Diurnal Fish Density in Relation to Seagrass and Drift Algae Cover in Tampa Bay, Florida
To assess the relationship between fish density and seagrass and drift algae cover on a small geographic scale, we collected quantitative data on fish and vegetation communities during daylight hours near the mouth of the Little Manatee River, Tampa Bay, Florida. In 1991, fish were collected with two types of sampling gear, a 120-m long-haul seine and 1-m2 roving dropnets. Seagrass and drift algae cover in each sampled area was categorized as none, sparse, moderate, or dense. Despite evident gear bias, sampling with both types of gear produced similar overall fish densities. Anchoa mitchilli, Lagodon rhomboides, and Syngnathus scovelli were the most abundant or frequently collected species, regardless of gear type. Densities of 12 of the 20 most abundant species were significantly related to either seagrass or drift algae cover or both. When fish density-vegetation cover relationships were significant, the greatest fish densities always occurred in either dense or moderate covers of seagrass or drift algae. Densities of L. rhomboides and Orthopristis chrysoptera were positively related to the level of seagrass and drift algae cover in samples collected with both types of gear, but significant relationships between the densities of other species and the level of vegetation cover generally varied by vegetation or gear type (or both). Density of Eucinostomus gula peaked in moderate seagrass and declined at higher and lower levels of cover. Total fish density was similar at sites dominated by either drift algae or seagrass but was significantly reduced at sites with little cover from either vegetation type. We conclude that both seagrass and drift algae are essential habitats for juvenile and small adult fish in Tampa Bay and that fish density on a small geographic scale is strongly related to vegetation cover. Drift algae may form an important alternate habitat for fish during winter months, when levels of seagrass cover are lowest and those of drift algae are highest.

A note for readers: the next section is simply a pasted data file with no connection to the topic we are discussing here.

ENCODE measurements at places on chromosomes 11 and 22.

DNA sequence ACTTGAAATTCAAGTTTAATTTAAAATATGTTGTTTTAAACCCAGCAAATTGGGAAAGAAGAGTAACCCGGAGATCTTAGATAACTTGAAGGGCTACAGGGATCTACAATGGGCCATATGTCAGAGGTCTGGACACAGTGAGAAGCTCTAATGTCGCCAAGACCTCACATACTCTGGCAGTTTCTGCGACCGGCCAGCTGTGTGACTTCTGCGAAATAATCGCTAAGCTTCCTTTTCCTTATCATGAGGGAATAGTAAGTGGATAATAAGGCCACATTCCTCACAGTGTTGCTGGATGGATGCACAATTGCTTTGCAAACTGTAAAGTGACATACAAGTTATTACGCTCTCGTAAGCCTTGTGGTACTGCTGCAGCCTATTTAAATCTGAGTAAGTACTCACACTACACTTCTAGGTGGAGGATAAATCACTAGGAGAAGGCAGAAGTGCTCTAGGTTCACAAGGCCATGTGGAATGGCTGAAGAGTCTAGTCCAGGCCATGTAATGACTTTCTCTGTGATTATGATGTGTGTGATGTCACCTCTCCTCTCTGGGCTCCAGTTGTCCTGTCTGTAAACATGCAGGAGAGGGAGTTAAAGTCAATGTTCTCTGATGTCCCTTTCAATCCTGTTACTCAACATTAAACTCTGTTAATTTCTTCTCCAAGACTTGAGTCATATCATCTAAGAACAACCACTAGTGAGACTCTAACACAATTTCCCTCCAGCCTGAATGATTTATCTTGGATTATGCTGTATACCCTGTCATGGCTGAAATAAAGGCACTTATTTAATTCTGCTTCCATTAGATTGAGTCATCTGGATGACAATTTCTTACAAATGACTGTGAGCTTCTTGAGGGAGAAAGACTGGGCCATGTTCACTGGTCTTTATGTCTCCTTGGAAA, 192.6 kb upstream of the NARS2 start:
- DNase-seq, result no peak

Rydene, D. A. and R. E. Matheson Jr.
Diurnal Fish Density in Relation to Seagrass and Drift Algae Cover in Tampa Bay, Florida.
Gulf of Mexico Science
Retrieved from https://aquila.usm.edu/goms/vol21/iss1/4